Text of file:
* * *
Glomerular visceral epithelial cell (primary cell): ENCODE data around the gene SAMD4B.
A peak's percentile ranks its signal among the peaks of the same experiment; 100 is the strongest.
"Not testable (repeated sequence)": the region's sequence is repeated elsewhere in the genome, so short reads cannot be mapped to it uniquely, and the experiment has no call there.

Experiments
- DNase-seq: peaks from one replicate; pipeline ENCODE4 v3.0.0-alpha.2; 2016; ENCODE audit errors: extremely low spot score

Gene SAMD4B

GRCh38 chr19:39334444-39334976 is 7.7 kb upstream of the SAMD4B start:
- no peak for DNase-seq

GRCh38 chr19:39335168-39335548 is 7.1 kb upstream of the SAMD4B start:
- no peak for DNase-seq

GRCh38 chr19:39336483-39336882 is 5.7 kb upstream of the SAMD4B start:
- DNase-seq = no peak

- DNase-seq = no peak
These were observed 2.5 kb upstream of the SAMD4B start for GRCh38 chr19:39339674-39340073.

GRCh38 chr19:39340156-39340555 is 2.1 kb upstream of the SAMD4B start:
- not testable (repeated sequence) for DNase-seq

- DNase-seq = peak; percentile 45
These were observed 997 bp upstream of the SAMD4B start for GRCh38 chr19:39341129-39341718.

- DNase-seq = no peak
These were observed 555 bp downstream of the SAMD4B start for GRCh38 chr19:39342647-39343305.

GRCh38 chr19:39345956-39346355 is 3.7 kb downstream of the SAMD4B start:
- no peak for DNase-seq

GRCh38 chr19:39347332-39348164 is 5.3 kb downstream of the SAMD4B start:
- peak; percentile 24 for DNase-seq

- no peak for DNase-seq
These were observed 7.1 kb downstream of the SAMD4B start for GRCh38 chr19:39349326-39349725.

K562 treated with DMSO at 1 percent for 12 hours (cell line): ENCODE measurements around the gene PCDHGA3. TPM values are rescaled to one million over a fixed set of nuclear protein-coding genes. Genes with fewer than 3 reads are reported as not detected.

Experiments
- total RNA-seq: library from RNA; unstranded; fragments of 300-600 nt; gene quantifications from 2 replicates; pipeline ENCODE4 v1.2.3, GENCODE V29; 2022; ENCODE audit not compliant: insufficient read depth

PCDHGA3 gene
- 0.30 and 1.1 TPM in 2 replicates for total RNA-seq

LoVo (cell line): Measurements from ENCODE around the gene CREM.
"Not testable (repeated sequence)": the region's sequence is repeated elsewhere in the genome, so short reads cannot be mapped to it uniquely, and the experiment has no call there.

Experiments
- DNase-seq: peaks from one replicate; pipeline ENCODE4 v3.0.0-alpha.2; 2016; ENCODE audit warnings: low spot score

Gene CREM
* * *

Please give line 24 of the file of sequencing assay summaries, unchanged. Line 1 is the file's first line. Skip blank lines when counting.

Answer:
- peak; percentile 24 for DNase-seq